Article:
Quelling the threat of fascist invasion is usually appealing to the political persuasion of some of the more protruding fans of Celtic, but bizarrely enough, some have a problem with it. You really couldn't make it up.
It will be argued that there is a freedom to protest in any civilised society, but the right to be heard was only brought about because of the millions who died in bloody, miserable conflict. Certainly, nobody should feel the need to wear a poppy, but a little respect for others goes a long way.
"Any disrespect shown to the memory of the fallen has always been the work of a minority," said a Royal British Legion spokesman in Scotland. "Celtic and their supporters have a long record of serving their country, as fine as that of any club."
Hijacking the emblem of the poppy at a football match to advance whatever cause these people think they are furthering is completely wrong, as perverse as suggesting that your political, religious and sporting affiliations should hinge on whether or not you wear a poppy. Some parts of Scotland continue to thrive on such guff.
There are a lot of young men and women serving in Afghanistan and Iraq, a whole mix of football fans. Many decided the armed forces, conscription in its modern presentation, was the best course of action rather than join the dole queue and the massed ranks of the unemployed back home. Quite ironic, as one comedian wryly observed, that you can be trusted to use a gun, but not a phone or a computer back in the UK.
It is not their fault that they were sent to war. They never chose this course of action. These figures deserve our utmost respect. Many do not return to see their children grow up. Some return with their limbs blown off.
Ignorance and a lack of compassion for a neighbour's predicament lie at the core of this issue, a poison that seems to seep deeper into society with every passing year. It is wholly unfortunate that it is played out against the innocent backdrop of a football match.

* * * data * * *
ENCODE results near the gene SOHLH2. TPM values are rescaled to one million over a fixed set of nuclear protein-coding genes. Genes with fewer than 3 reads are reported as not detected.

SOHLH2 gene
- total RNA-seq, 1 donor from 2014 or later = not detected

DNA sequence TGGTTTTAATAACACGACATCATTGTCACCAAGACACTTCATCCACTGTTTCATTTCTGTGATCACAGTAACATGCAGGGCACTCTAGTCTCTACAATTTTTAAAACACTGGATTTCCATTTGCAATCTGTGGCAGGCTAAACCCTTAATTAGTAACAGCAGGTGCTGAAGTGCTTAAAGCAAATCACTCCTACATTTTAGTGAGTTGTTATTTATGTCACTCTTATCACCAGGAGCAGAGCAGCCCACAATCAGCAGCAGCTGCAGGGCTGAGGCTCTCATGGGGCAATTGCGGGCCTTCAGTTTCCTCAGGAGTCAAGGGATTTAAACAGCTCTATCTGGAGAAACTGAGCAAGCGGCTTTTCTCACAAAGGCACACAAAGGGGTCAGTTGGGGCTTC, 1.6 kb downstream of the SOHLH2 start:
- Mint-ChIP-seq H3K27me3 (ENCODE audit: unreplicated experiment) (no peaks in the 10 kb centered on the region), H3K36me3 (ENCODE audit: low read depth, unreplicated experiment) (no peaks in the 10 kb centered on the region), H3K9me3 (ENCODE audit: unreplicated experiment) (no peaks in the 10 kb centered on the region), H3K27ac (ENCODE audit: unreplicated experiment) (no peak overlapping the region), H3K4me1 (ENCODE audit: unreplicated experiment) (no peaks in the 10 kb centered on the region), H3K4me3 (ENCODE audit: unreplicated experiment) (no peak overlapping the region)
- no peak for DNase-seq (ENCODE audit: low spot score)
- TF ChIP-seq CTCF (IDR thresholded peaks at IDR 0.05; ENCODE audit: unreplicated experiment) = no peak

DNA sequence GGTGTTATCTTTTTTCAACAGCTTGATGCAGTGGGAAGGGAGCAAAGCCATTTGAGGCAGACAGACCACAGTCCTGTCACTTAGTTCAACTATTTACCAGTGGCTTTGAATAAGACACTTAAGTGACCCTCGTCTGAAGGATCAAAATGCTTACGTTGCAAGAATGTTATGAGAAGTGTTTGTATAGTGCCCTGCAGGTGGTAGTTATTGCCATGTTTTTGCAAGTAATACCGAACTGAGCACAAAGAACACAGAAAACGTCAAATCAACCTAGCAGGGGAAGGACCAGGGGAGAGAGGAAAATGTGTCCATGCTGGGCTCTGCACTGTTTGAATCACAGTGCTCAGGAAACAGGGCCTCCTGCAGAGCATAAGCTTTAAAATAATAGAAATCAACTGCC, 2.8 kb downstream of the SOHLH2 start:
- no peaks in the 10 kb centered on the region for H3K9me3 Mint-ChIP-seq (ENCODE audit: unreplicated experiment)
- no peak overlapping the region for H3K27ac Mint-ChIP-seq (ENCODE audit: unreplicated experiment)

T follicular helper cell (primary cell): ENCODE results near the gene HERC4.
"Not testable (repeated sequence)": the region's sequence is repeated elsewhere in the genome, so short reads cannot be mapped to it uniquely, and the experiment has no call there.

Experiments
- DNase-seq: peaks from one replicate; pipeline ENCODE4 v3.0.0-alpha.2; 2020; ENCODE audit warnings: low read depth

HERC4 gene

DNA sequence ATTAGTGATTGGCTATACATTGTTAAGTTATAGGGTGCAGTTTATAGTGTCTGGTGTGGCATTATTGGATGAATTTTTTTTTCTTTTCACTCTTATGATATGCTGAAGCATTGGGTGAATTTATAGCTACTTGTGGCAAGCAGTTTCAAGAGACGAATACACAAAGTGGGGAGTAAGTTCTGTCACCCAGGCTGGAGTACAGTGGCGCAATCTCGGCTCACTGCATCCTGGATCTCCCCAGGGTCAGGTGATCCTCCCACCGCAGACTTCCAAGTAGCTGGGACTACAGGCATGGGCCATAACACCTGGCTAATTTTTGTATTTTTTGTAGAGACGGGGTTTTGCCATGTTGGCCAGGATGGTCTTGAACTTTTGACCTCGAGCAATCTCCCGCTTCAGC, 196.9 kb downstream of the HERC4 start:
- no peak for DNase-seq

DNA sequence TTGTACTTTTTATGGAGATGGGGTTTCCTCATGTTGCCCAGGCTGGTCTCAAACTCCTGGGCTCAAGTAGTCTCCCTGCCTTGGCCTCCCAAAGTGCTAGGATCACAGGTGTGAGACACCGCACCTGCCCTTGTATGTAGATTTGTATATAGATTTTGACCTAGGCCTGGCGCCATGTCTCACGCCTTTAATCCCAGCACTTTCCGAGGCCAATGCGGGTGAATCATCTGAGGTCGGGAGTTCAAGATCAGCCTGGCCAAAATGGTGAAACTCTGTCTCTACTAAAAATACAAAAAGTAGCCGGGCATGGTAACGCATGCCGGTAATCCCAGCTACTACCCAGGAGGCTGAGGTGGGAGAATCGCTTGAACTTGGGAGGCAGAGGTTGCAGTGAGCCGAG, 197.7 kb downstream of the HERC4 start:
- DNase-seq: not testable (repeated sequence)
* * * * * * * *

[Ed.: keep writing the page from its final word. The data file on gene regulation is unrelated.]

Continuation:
Celtic would be right to ban those who unfurled the flags. Whether or not their beliefs are right or wrong, this stuff has no place in football. Weeding them out should prove an easy enough task.
The other non-football issue that should not be swept under the carpet but was played out in a football environment over the weekend, is an alleged email referring to the child abuse scandal in the Catholic Church that has clamped itself to the much-maligned Scottish Football Association.
Whether or not such an email was sent to or by Hugh Dallas, the head of referee development at the SFA, on the day of the Pope's visit to Scotland, as has been alleged in various organs over the weekend, the seriousness of the subject makes this deeply offensive.
If such an email has knowingly been bouncing around office bearers at the SFA then their fitness to govern must be called into question. Can you imagine the outcry there would be if the email was against any other creed or colour?
Without pointing out the obvious, the SFA already seem to have taken a vow of silence on the "party tunes" that can be heard at various grounds around Scotland. If anybody is in any doubt about the nature of these ditties, listen for them tomorrow night when Hearts host Celtic at Tynecastle when the home fans are likely to be wading once again in "fenian blood". It is enough to make one weep.
Scottish football has nothing to do with such wild-eyed, warped views on the Poppy or the Pope, wherever you are coming from.
The sooner such dullards are outlawed from muddying the waters of all that is good about football, the better for the general health of the game and the parts of society they continue to infect.